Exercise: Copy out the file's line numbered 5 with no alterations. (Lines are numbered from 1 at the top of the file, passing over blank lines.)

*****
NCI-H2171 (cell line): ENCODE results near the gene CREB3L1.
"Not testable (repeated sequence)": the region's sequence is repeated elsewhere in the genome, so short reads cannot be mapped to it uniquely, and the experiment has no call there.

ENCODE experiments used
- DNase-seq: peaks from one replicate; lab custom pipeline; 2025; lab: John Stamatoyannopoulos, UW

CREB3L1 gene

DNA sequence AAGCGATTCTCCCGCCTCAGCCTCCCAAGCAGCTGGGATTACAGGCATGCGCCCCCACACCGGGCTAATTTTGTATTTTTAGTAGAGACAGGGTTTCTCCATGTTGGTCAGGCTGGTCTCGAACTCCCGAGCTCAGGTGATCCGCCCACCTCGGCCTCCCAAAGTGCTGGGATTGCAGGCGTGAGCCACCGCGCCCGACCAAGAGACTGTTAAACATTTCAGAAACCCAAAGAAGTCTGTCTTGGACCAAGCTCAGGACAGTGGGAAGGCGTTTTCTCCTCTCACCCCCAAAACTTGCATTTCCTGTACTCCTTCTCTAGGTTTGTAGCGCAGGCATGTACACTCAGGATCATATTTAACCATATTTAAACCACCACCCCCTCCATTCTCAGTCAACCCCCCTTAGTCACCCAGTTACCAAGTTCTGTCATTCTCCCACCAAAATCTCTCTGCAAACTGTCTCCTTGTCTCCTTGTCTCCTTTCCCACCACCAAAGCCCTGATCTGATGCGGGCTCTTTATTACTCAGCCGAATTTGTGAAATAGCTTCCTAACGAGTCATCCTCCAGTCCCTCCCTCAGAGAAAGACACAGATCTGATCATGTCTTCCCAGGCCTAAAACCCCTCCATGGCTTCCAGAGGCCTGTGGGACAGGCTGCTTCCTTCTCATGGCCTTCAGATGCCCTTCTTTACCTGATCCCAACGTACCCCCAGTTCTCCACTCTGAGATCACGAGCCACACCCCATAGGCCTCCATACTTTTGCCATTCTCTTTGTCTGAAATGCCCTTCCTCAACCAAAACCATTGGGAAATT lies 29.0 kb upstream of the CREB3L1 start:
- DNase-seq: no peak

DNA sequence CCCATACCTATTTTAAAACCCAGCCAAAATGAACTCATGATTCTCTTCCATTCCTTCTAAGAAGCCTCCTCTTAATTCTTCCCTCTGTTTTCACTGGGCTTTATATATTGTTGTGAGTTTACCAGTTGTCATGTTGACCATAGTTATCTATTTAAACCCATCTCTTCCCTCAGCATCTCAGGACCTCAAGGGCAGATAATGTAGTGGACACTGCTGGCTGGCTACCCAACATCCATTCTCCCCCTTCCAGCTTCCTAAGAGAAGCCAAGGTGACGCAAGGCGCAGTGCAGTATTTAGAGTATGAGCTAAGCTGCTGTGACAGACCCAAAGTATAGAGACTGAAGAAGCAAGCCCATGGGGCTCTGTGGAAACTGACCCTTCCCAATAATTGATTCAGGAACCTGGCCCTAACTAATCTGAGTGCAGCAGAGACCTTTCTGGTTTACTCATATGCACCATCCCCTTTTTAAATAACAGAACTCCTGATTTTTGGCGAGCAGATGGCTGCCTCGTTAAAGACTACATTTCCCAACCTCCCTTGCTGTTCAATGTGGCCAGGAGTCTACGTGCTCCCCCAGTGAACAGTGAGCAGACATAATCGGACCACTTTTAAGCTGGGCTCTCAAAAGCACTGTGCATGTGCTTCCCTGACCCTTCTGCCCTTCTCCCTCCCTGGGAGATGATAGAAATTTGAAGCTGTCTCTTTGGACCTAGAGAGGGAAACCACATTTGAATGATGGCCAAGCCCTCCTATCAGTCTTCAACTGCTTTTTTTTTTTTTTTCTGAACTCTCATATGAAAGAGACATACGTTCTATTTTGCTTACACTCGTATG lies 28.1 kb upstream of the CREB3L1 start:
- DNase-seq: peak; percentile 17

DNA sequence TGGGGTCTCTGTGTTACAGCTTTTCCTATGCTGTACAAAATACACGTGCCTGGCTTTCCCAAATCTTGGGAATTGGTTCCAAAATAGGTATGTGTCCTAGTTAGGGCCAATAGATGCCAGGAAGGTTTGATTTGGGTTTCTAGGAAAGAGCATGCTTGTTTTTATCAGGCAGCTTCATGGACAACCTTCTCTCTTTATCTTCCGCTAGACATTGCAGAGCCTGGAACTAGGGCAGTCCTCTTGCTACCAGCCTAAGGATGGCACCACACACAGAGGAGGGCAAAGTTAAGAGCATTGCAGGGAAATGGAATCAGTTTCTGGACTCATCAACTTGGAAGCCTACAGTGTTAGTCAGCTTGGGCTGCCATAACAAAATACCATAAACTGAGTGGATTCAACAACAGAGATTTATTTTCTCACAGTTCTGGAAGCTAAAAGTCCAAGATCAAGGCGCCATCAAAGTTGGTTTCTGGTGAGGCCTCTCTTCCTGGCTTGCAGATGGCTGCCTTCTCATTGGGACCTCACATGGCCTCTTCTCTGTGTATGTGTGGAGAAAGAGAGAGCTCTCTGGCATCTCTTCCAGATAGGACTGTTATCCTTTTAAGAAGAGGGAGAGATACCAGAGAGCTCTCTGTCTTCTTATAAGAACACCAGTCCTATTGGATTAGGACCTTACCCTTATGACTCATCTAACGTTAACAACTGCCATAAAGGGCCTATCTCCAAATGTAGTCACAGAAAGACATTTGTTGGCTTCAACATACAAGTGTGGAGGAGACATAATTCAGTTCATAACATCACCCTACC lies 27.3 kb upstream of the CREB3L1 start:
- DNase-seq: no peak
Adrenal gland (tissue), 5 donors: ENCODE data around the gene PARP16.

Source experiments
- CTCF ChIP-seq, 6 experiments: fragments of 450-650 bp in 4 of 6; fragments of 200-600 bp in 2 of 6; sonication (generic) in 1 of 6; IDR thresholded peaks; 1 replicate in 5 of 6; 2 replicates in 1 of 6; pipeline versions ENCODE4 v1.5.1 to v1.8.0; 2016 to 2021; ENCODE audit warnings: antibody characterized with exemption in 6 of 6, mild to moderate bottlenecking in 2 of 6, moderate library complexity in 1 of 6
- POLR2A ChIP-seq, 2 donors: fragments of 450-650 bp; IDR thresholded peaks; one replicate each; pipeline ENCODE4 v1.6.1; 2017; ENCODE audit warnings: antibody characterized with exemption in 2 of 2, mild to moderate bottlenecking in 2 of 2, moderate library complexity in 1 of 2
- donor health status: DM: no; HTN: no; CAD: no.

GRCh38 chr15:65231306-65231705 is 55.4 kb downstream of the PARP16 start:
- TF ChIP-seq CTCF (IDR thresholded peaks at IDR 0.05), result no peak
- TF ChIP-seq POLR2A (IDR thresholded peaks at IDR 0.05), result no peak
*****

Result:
CREB3L1 gene